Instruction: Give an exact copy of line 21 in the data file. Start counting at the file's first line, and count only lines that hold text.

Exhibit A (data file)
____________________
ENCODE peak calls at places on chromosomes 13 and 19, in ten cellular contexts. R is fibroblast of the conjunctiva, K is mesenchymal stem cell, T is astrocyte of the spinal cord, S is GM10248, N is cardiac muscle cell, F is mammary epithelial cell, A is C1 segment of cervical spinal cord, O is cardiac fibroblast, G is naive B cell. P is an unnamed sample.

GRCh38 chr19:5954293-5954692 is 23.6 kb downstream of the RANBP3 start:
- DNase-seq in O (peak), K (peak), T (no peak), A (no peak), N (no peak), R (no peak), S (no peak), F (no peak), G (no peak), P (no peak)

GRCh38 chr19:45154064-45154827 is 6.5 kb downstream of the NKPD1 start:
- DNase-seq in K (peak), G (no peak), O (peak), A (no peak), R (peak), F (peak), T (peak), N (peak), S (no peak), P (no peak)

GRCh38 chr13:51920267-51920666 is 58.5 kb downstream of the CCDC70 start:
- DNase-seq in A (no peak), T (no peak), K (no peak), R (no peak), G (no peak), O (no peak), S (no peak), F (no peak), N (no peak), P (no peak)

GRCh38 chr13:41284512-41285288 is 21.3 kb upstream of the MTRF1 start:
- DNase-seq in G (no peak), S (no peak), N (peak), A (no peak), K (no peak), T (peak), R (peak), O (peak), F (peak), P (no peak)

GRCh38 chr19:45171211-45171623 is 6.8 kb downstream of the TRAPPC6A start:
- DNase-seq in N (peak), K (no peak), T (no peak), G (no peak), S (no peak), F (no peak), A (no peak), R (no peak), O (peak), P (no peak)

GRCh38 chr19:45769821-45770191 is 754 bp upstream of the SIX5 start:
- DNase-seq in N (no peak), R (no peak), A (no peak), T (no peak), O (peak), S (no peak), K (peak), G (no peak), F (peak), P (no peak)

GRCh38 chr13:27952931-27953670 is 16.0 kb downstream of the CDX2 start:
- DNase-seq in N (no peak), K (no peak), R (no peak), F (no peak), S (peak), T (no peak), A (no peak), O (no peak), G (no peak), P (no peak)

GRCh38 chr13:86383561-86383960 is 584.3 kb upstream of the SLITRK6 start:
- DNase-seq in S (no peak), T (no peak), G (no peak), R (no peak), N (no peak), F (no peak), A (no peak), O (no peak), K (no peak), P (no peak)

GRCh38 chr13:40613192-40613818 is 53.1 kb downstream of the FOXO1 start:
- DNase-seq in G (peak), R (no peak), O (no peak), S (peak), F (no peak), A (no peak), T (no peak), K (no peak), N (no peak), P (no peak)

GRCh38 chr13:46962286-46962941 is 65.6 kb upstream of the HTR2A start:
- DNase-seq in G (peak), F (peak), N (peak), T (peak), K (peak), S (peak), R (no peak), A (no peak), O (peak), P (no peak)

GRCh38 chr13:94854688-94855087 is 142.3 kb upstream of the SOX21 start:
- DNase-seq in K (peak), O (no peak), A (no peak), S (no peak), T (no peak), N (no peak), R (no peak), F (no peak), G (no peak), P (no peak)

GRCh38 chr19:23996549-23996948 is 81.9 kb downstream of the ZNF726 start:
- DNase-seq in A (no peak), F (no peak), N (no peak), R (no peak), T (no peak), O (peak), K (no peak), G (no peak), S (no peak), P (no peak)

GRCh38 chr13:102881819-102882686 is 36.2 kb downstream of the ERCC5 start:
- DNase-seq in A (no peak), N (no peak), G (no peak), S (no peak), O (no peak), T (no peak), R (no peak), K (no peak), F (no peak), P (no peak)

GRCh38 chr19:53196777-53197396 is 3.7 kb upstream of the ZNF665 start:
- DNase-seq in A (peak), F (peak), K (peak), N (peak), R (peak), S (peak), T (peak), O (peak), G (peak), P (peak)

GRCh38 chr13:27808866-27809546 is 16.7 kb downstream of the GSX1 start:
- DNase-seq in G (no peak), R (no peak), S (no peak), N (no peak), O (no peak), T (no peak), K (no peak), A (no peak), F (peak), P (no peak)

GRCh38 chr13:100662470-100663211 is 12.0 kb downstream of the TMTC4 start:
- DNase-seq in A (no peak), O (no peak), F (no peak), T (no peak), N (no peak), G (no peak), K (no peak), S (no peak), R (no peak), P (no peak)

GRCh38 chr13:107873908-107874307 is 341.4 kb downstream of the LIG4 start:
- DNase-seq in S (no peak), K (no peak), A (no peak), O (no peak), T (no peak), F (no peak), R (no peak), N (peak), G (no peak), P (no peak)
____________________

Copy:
- DNase-seq in G (peak), F (peak), N (peak), T (peak), K (peak), S (peak), R (no peak), A (no peak), O (peak), P (no peak)